6. It’s just more culture war blather. I used to attend a church (SBC) where we were constantly fed this stuff. The problem is ‘those people’ – sinners, the ‘world’, those who were not part of us, baby killers, adulterers, closet commies, and can’t forget the gays. We’re God’s righteous people and they are not! It is easy to focus on other people’s sins (though in this case, we’re not much different, we just won’t admit it often) rather than address ‘Christian sins’, problems in the church, or try to build authentic Christian community (that would preclude the ambitions to become a megachurch).. I fully agree with CM, particularly with folks who’ve left the church (especially evangelical churches) – it’s usually because of bad experiences. Michael Spencer’s classic series ‘Unresolved Tensions of Evangelicalism’ comes a lot closer to explaining the decline in religion than this nonsense.

  7. Headless Unicorn Guy says:

    Sex makes people stupid.
    Especially CHRISTIANS.

  8. Headless Unicorn Guy says:

    Second, increased sexual freedom and the public sexualization of our culture, as I’ve said often before (and like so many other things in modern culture), is the natural result of more personal and political freedom, advances in technology, and increased affluence.

    The first can be fixed easily. Stamp out ALL personal and political freedom, like Calvin in Geneva, the Ayatollahs of Iran, the Taliban, FORCE everyone to be Moral and Devout and Godly OR ELSE.

    After all, if anyone is happy or having fun, THEY HAVE TO BE STOPPED.

    Frank Turek, you can’t stop that by preaching or making arguments like this.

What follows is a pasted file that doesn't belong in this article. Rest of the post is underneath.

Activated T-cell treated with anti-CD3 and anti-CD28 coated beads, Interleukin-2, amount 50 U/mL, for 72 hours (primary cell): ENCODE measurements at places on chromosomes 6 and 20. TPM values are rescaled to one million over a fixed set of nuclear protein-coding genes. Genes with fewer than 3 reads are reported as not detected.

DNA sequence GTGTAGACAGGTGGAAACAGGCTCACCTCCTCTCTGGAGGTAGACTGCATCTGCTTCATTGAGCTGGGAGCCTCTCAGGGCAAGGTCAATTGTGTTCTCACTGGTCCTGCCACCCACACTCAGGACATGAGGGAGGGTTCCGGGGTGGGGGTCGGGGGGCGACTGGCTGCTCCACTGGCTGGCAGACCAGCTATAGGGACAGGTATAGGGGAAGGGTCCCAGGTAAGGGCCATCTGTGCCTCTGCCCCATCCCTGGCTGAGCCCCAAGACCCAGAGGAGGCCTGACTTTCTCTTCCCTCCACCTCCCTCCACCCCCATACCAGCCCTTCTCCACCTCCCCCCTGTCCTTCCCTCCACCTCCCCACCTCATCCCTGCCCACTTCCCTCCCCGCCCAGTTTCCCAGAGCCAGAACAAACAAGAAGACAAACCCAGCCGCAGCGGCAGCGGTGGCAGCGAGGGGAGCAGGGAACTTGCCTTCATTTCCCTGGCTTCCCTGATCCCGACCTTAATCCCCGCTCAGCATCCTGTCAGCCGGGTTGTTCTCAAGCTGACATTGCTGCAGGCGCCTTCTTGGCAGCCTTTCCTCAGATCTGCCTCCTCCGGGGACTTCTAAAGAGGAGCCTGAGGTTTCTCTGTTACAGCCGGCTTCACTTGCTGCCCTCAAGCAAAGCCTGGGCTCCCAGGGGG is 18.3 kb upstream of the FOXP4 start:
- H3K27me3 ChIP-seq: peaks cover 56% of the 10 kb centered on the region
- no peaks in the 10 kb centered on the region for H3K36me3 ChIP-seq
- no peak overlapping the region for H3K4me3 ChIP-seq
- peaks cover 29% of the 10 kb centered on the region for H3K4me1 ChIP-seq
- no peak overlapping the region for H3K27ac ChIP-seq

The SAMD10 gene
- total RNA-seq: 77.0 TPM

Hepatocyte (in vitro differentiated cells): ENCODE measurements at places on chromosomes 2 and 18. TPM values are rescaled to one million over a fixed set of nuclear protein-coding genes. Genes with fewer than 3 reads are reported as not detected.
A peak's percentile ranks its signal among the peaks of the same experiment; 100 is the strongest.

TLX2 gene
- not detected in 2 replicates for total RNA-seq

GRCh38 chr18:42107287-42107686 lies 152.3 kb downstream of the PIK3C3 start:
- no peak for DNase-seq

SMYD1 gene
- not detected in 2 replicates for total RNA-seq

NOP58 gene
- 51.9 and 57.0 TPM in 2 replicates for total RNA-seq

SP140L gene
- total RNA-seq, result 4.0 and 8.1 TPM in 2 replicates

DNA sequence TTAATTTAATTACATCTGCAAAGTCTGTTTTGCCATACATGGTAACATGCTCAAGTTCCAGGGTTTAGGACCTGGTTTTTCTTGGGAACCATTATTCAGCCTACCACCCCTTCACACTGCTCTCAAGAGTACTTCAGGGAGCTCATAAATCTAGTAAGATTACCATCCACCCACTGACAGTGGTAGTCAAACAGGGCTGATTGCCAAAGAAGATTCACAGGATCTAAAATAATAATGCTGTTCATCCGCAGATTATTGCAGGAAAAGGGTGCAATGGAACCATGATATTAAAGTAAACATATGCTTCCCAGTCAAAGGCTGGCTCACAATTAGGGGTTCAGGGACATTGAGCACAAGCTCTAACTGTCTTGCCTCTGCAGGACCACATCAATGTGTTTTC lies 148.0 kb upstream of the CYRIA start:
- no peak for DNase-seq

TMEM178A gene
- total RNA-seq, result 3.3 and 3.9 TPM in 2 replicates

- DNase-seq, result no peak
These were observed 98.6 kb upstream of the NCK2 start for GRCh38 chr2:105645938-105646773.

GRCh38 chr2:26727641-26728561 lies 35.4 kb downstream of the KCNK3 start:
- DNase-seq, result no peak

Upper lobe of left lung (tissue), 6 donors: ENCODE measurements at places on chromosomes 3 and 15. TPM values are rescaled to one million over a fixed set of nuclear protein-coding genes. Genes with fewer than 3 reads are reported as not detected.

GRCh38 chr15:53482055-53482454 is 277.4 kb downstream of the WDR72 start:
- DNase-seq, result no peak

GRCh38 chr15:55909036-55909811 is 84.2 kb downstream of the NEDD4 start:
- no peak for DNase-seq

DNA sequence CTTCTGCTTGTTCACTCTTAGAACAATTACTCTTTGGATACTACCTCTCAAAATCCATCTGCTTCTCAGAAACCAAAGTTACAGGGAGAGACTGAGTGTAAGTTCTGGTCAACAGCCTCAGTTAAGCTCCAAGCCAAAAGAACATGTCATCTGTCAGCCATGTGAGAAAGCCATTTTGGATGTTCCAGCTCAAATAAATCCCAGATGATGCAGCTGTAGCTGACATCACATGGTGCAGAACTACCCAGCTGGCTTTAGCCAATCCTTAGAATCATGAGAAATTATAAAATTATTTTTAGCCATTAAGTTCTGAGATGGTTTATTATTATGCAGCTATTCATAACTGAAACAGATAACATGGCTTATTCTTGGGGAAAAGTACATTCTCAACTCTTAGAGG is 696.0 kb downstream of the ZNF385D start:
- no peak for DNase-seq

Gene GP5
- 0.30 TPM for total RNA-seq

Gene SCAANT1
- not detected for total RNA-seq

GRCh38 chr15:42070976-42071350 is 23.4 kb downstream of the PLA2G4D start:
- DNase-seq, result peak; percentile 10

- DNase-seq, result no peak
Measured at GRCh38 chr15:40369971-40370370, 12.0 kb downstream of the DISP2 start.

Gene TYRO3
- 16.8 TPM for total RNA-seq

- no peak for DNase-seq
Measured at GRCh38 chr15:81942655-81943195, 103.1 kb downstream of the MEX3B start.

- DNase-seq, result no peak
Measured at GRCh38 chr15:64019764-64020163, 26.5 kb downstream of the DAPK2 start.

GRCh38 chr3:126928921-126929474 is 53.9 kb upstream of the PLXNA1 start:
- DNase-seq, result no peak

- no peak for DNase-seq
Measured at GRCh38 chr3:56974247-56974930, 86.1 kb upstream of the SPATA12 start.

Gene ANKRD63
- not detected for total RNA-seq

But Frank Turek gets doublepluswarmfeelies for Standing Up For GAWD and that’s what’s important.

  9. Does the site “Church Leaders” fall into this category? Seems to me as if there are an inordinate number of articles relating to sex in some way?

  10. Have you though about inviting Turek to respond to your critique? The article you cite is an article ABOUT Turek’s comments and NOT one written by the author himself. Selected quotes to make a point shouldn’t really be the basis for totally debunking a person’s speech, especially when it is in the third person.

    I am not saying that I go along with the premise, as put forth here, but I AM asking for a little more honesty.

    • I did read Turek’s piece—he’s more right than you give him credit for, though you do point out the social reasons for increased access to sex for some (definitely not all, as all the sad plain people in churches I know looking for spouses prove.) We live in a world with few constraints, and both men and women who can get it on do as much as they can. I have multiple friends (birds of a feather flock together and all, but still) who have had 75+ sexual partners (including myself.) That didn’t happen back in the day, as I’ve talked to multiple aging libertines who hear our stories and are shocked–they’d get one or two new women a year in the 50s and 60s, while at one point I averaged that a week. That’s an interesting social point—but not one that a boomer pastor from the Midwest can properly appreciate.

      • I think I did concede that I would agree that there are plenty of people for whom moral autonomy in this area is a reason for rejecting religion. What I object to is the wholesale categorization of an entire generation and culture in this manner.

        Also, Midwest pastor or not, I’m pretty sure the profligate behavior you describe is by no means characteristic of most people.

        • I think hookup culture is more pervasive than many people want to give credit to, and accelerated by the digital connections and lack of oversight that digital communications provide.

          From some alarmist rhetoric, you’d think everyone stopped by the local orgy on the way home from the supermarket. But that isn’t to say that the majority of our culture, whose sexual ethic has been functionally reduced to the single criteria of consent, don’t act on their beliefs.

          It’s changed since I was in high school. Back then, people who were hooking up were at least in a relationship more often than not. From my conversations and working closely with youth for the last 10 years, I really think that may have been reversed.

          Go ask a typical young person, outside the church, why they should exercise self control in this matter. I’ve had plenty within the church draw a blank on that.

          • If hook-up culture is so prevalent, why do recent studies show that millennials are less sexually active than their parents were at the same age?